There can be ‘no backsliding’ on the number of visits that babies and young children in England can expect from their health visitor, Unite, the country’s largest union, warned today (Tuesday 21 February).
Unite, which embraces the Community Practitioners’ and Health Visitors’ Association (CPHVA), is calling for the current requirement for five health visitor ‘mandated’ visits, to be renewed by the end of next month, to continue; with an extra - and sixth - visit when the baby is about three-to-four months old.
It is expected that the public health minister Nicola Blackwood will be making an announcement on ‘mandating’ this week.
Unite’s concern is underlined by the fact health visiting budgets now come under cash-strapped local authorities. The public health budgets are, in theory, ringfenced, but what constitutes ‘public health’ is open to interpretation.
Unite lead professional officer Obi Amadi said: “There can be no compromise on the health of new born babies and young children – and there should be no backsliding by ministers on the number of mandated visits.”
Unite contrasted the English figure with Scotland, where they have eleven such visits. Wales has also five in its healthy child Wales programme. In Northern Ireland, there was a merger of health and local authority functions many years ago and it does not face the same financial pressures as England.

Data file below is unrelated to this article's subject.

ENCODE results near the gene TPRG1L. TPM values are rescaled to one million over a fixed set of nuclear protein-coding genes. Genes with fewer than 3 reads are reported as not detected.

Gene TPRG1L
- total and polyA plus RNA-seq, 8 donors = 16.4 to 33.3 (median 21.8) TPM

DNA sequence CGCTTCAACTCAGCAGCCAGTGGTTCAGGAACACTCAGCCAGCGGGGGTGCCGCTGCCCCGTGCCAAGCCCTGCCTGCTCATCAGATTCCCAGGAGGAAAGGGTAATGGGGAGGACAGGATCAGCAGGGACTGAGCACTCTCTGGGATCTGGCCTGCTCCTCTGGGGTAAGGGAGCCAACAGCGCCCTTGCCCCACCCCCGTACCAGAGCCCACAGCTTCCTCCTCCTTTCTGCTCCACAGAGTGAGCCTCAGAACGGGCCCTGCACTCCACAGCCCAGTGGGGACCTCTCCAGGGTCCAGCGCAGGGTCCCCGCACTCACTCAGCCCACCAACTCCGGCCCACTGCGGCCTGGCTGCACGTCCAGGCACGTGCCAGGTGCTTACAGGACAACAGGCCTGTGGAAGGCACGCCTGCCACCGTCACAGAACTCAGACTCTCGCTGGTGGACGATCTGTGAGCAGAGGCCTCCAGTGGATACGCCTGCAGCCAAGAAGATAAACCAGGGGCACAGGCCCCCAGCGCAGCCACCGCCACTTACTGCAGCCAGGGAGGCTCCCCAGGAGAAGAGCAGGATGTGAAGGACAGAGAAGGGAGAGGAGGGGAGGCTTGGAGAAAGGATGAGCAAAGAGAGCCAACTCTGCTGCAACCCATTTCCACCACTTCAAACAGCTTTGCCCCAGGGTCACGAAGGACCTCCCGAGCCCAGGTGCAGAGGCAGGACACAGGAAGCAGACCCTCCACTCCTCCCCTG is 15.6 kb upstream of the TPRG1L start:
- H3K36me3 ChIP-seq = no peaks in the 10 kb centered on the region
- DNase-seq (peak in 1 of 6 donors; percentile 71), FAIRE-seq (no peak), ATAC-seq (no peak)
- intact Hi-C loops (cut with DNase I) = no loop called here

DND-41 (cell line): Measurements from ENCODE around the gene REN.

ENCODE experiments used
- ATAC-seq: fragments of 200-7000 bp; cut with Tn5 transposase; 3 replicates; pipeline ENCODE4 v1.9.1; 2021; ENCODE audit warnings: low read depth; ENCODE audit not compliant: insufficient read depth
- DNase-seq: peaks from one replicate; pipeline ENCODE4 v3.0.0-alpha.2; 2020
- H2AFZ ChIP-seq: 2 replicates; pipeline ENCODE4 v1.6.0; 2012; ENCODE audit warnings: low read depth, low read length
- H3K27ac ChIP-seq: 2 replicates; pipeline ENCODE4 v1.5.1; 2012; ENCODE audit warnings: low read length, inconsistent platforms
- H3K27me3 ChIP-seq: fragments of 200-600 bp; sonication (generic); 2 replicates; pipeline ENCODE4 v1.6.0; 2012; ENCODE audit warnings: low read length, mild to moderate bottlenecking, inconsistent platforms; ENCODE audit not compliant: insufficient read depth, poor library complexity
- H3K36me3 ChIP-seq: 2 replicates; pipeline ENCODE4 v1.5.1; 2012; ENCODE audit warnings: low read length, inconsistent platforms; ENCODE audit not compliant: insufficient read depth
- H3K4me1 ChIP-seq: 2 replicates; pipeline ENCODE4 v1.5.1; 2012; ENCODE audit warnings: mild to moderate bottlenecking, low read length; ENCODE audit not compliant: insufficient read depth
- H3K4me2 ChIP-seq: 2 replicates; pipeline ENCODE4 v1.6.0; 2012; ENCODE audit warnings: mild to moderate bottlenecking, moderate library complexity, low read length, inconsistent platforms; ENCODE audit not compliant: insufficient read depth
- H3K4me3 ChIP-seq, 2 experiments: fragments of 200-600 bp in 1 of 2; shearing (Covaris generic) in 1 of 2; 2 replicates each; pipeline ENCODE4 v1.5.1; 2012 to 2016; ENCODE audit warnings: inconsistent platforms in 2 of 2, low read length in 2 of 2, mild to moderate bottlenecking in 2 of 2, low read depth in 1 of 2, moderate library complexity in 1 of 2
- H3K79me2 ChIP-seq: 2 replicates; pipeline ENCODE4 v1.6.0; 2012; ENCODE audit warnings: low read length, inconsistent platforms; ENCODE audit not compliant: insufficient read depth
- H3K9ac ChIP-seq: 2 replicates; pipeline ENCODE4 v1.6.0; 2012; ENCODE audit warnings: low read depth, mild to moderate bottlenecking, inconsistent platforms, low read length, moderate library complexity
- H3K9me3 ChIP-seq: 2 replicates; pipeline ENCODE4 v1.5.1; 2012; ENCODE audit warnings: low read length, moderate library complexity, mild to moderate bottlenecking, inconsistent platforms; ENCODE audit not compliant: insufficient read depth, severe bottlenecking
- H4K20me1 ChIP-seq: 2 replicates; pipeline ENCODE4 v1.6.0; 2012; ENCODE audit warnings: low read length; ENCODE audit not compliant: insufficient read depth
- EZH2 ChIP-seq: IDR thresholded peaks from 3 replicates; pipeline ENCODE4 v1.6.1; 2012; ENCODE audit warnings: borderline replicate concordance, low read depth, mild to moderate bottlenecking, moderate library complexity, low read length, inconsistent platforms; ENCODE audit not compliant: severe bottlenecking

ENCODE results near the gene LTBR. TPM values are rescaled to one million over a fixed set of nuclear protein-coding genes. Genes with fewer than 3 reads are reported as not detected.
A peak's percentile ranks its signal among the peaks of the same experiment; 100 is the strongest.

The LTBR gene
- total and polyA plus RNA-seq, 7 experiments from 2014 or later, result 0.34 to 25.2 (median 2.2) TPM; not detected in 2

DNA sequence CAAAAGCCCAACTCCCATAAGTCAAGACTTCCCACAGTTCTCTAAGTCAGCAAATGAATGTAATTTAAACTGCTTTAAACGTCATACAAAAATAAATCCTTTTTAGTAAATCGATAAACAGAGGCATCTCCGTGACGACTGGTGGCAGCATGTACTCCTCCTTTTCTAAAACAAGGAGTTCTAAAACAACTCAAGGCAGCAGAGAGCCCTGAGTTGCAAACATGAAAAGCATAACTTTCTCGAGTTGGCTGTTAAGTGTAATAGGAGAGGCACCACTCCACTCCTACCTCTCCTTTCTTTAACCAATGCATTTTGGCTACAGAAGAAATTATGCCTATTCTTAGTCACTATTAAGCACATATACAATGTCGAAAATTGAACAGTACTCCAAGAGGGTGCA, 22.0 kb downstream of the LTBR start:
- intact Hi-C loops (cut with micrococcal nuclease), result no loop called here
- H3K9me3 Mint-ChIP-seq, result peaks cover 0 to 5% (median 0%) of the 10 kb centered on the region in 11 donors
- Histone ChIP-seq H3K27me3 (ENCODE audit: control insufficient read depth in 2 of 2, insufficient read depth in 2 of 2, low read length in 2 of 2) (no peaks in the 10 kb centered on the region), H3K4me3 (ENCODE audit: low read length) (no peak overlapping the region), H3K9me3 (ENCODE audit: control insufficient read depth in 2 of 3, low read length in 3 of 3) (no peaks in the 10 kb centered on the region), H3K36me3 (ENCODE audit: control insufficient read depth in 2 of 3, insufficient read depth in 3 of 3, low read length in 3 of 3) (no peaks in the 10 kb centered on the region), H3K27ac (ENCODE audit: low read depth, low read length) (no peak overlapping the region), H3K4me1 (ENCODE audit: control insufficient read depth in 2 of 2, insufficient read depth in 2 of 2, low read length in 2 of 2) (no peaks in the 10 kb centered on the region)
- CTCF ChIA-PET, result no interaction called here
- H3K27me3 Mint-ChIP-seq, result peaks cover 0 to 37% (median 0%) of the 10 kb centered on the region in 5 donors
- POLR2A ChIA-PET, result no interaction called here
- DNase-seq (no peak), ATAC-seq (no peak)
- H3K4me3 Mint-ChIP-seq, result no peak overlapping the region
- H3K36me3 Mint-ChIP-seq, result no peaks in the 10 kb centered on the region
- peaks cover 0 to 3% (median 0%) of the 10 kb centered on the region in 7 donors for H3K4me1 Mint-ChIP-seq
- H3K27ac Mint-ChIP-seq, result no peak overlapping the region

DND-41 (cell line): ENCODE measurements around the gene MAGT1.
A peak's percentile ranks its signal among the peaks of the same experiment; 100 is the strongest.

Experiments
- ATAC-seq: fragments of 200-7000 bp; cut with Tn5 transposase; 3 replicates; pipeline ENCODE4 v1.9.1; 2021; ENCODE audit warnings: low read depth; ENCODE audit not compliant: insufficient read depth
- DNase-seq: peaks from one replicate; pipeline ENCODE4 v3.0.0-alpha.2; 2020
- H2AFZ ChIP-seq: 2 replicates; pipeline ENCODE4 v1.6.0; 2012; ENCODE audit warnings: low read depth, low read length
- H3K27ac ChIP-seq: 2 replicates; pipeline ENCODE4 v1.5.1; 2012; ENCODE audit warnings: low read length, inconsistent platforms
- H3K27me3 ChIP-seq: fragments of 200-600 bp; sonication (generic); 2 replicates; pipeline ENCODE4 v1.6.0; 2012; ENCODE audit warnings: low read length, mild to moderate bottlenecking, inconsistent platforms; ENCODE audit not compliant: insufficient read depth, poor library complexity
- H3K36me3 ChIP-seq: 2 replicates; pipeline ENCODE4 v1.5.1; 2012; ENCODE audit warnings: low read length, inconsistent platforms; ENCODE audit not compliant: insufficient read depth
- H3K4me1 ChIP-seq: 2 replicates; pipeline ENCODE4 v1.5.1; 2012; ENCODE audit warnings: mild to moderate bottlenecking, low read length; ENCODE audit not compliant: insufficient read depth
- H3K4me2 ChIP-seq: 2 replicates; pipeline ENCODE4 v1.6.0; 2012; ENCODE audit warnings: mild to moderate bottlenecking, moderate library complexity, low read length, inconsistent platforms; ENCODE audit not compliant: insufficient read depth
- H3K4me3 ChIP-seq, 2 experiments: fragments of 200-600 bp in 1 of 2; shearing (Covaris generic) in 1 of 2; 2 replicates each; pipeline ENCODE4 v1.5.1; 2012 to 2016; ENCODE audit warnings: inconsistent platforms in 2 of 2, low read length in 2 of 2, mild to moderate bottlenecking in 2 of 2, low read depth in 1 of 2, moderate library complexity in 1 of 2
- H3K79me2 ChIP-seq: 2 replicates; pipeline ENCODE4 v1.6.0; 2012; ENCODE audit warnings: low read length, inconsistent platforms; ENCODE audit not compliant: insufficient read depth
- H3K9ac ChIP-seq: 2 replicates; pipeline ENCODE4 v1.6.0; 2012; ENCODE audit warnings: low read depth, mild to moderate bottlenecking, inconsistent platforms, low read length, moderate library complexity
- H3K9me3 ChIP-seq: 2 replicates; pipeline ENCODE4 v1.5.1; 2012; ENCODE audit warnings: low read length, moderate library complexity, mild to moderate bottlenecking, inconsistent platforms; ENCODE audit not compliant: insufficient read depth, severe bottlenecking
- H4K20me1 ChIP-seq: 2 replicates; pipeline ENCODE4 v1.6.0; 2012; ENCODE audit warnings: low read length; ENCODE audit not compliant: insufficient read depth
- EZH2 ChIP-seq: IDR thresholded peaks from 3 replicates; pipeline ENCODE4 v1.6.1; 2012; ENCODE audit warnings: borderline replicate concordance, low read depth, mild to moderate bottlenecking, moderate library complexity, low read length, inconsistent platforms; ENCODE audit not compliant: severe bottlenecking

Obi Amadi added: “Mandation has been used to help monitor and maintain service delivery. Collection of this information could cease at the end of March 2017, unless parliamentary action is taken.
“The regulations state that there is a review of its effectiveness. This took place last summer and a report with recommendations has been on the minister’s desk since the autumn.
“The transfer of health visiting services to financially challenged local authorities in October 2015 has had a significant adverse impact on services which have been cut in many areas leaving families, uncertain and worried.
“Unite says, at the very least, five mandated contacts with families by fully-qualified health visitors need to continue to improve the outcomes of and promote the health and well-being of babies and young children in England.
“We would argue that a sixth visit needs to be introduced at three-to-four months to reinforce immunisation messages, support continued breastfeeding, prepare for good weaning and nutrition and give accident prevention advice, as well as supporting maternal and child mental health.”
Notes to editors:
For more information please contact Unite senior communications officer Shaun Noble on 020 3371 2060 or 07768 693940. Email: email@example.com
- Unite is Britain and Ireland’s largest trade union with over 1.4 million members working across all sectors of the economy. The general secretary is Len McCluskey.